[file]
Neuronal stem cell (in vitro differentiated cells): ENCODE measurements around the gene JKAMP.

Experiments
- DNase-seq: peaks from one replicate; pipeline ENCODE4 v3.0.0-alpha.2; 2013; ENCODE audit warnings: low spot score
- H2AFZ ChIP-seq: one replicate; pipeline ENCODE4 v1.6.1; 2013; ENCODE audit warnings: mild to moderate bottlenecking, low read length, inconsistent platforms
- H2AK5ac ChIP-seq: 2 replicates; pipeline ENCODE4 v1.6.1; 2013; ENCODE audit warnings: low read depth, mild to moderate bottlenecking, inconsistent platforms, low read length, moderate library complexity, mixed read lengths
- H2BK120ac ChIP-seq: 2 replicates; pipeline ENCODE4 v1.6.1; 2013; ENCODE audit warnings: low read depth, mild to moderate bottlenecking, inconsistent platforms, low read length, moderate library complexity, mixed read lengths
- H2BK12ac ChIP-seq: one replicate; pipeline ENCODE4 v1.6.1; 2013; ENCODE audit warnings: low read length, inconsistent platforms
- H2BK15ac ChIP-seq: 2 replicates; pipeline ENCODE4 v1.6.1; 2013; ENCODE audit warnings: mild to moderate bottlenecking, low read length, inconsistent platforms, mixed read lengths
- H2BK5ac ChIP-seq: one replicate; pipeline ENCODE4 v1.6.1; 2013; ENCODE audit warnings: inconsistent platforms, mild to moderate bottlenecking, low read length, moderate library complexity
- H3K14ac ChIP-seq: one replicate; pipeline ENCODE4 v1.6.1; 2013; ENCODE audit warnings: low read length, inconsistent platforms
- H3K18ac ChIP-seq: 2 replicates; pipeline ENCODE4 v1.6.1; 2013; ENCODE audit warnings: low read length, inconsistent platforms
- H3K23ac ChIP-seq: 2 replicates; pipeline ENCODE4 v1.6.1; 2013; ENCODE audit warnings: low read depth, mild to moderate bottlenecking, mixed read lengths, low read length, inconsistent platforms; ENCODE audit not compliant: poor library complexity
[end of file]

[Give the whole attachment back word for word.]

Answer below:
Neuronal stem cell (in vitro differentiated cells): ENCODE measurements around the gene JKAMP.

Experiments
- DNase-seq: peaks from one replicate; pipeline ENCODE4 v3.0.0-alpha.2; 2013; ENCODE audit warnings: low spot score
- H2AFZ ChIP-seq: one replicate; pipeline ENCODE4 v1.6.1; 2013; ENCODE audit warnings: mild to moderate bottlenecking, low read length, inconsistent platforms
- H2AK5ac ChIP-seq: 2 replicates; pipeline ENCODE4 v1.6.1; 2013; ENCODE audit warnings: low read depth, mild to moderate bottlenecking, inconsistent platforms, low read length, moderate library complexity, mixed read lengths
- H2BK120ac ChIP-seq: 2 replicates; pipeline ENCODE4 v1.6.1; 2013; ENCODE audit warnings: low read depth, mild to moderate bottlenecking, inconsistent platforms, low read length, moderate library complexity, mixed read lengths
- H2BK12ac ChIP-seq: one replicate; pipeline ENCODE4 v1.6.1; 2013; ENCODE audit warnings: low read length, inconsistent platforms
- H2BK15ac ChIP-seq: 2 replicates; pipeline ENCODE4 v1.6.1; 2013; ENCODE audit warnings: mild to moderate bottlenecking, low read length, inconsistent platforms, mixed read lengths
- H2BK5ac ChIP-seq: one replicate; pipeline ENCODE4 v1.6.1; 2013; ENCODE audit warnings: inconsistent platforms, mild to moderate bottlenecking, low read length, moderate library complexity
- H3K14ac ChIP-seq: one replicate; pipeline ENCODE4 v1.6.1; 2013; ENCODE audit warnings: low read length, inconsistent platforms
- H3K18ac ChIP-seq: 2 replicates; pipeline ENCODE4 v1.6.1; 2013; ENCODE audit warnings: low read length, inconsistent platforms
- H3K23ac ChIP-seq: 2 replicates; pipeline ENCODE4 v1.6.1; 2013; ENCODE audit warnings: low read depth, mild to moderate bottlenecking, mixed read lengths, low read length, inconsistent platforms; ENCODE audit not compliant: poor library complexity